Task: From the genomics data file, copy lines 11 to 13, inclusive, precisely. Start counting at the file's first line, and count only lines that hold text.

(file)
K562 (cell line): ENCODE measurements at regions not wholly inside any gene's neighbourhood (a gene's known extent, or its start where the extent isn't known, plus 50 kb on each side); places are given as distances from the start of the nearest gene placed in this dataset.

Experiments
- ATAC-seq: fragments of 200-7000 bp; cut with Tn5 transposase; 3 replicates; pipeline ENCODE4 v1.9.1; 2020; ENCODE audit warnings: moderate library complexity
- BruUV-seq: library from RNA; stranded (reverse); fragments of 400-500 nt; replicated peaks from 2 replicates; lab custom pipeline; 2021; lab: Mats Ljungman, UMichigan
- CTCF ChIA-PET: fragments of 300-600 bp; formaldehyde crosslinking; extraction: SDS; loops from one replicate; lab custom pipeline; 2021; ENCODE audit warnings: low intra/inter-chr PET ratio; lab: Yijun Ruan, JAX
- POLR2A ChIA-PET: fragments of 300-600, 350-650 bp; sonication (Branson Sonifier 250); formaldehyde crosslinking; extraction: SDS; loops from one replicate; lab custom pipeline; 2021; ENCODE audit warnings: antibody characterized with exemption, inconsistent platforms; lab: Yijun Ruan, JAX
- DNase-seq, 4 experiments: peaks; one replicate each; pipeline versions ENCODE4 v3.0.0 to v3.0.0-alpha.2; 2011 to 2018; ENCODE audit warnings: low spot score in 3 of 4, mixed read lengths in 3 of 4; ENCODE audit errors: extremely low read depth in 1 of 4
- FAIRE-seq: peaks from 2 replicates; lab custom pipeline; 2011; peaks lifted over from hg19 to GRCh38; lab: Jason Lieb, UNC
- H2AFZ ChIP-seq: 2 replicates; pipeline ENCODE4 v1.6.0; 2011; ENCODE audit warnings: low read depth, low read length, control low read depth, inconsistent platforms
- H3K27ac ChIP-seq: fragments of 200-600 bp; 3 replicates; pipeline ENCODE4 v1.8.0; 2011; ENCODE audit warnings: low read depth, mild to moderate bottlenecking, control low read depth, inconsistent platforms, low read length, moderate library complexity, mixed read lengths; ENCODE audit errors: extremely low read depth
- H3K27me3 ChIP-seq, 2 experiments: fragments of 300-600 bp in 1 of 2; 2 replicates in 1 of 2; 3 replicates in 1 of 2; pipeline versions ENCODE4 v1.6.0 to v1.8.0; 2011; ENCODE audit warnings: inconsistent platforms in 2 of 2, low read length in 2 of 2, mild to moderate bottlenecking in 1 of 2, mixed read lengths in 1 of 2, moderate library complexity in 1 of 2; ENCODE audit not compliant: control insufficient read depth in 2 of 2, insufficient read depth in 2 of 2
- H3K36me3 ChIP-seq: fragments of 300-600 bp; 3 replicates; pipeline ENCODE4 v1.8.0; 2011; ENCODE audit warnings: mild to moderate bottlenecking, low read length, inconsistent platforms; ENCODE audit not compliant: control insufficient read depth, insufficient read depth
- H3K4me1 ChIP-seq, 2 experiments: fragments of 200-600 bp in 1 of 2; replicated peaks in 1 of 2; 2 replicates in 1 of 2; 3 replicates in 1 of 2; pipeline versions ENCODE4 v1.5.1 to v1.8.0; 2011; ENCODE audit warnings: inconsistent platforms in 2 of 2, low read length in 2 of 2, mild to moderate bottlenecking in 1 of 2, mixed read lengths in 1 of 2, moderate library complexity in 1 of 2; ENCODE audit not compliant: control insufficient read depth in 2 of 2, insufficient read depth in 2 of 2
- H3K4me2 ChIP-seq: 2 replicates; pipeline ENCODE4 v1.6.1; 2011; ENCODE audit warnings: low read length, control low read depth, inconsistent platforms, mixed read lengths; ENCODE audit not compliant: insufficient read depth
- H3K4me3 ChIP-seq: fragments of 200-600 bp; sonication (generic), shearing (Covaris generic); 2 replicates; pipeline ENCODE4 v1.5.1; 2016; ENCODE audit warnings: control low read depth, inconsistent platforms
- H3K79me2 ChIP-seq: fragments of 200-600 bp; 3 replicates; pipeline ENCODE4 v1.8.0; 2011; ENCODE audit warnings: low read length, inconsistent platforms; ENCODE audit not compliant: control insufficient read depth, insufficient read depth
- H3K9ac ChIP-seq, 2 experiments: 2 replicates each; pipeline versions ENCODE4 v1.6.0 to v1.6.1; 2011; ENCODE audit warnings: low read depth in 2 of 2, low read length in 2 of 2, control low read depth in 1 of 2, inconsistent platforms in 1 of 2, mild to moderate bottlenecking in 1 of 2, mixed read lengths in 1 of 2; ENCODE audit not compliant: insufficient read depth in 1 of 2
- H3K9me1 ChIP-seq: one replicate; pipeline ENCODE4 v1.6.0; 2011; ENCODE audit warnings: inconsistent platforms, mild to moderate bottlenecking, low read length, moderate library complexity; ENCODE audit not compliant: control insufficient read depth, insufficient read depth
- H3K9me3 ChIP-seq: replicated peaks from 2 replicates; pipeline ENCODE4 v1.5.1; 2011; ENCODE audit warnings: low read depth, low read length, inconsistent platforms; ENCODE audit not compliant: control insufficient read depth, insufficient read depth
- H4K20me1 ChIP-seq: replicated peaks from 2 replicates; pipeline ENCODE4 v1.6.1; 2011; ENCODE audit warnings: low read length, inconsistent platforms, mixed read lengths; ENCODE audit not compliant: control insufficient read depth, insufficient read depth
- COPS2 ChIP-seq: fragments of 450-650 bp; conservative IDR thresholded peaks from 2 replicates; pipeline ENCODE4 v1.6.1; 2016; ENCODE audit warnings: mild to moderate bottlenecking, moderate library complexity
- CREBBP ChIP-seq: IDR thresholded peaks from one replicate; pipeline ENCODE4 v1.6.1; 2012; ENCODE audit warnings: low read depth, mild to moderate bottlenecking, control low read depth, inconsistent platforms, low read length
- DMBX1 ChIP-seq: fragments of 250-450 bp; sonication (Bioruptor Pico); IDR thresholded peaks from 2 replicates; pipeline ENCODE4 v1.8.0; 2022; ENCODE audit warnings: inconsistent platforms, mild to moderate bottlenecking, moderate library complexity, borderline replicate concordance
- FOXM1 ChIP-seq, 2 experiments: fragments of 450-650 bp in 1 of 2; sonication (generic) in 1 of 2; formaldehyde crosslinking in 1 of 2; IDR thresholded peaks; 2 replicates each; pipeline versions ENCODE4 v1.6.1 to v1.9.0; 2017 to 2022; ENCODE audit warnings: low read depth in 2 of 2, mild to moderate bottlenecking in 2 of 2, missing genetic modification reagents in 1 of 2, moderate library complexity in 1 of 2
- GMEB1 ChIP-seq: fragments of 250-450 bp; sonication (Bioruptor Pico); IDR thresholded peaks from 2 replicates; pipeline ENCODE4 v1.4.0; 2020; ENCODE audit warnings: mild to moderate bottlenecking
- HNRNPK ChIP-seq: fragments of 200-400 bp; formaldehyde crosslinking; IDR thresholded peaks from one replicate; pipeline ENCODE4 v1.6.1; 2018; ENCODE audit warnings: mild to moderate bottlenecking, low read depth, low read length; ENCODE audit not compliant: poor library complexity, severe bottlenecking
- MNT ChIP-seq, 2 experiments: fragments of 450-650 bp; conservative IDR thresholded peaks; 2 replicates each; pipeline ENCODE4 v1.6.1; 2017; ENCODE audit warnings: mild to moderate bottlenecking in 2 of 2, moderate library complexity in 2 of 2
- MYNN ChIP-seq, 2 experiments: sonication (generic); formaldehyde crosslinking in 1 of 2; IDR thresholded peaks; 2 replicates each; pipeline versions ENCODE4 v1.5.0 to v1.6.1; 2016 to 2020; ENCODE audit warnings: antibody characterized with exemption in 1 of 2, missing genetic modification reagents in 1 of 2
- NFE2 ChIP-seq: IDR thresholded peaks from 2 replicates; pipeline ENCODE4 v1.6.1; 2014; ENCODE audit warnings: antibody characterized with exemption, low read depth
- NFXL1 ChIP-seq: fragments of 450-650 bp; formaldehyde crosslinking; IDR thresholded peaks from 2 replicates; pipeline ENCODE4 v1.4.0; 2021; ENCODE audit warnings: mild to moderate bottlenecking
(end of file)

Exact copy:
- H3K27me3 ChIP-seq, 2 experiments: fragments of 300-600 bp in 1 of 2; 2 replicates in 1 of 2; 3 replicates in 1 of 2; pipeline versions ENCODE4 v1.6.0 to v1.8.0; 2011; ENCODE audit warnings: inconsistent platforms in 2 of 2, low read length in 2 of 2, mild to moderate bottlenecking in 1 of 2, mixed read lengths in 1 of 2, moderate library complexity in 1 of 2; ENCODE audit not compliant: control insufficient read depth in 2 of 2, insufficient read depth in 2 of 2
- H3K36me3 ChIP-seq: fragments of 300-600 bp; 3 replicates; pipeline ENCODE4 v1.8.0; 2011; ENCODE audit warnings: mild to moderate bottlenecking, low read length, inconsistent platforms; ENCODE audit not compliant: control insufficient read depth, insufficient read depth
- H3K4me1 ChIP-seq, 2 experiments: fragments of 200-600 bp in 1 of 2; replicated peaks in 1 of 2; 2 replicates in 1 of 2; 3 replicates in 1 of 2; pipeline versions ENCODE4 v1.5.1 to v1.8.0; 2011; ENCODE audit warnings: inconsistent platforms in 2 of 2, low read length in 2 of 2, mild to moderate bottlenecking in 1 of 2, mixed read lengths in 1 of 2, moderate library complexity in 1 of 2; ENCODE audit not compliant: control insufficient read depth in 2 of 2, insufficient read depth in 2 of 2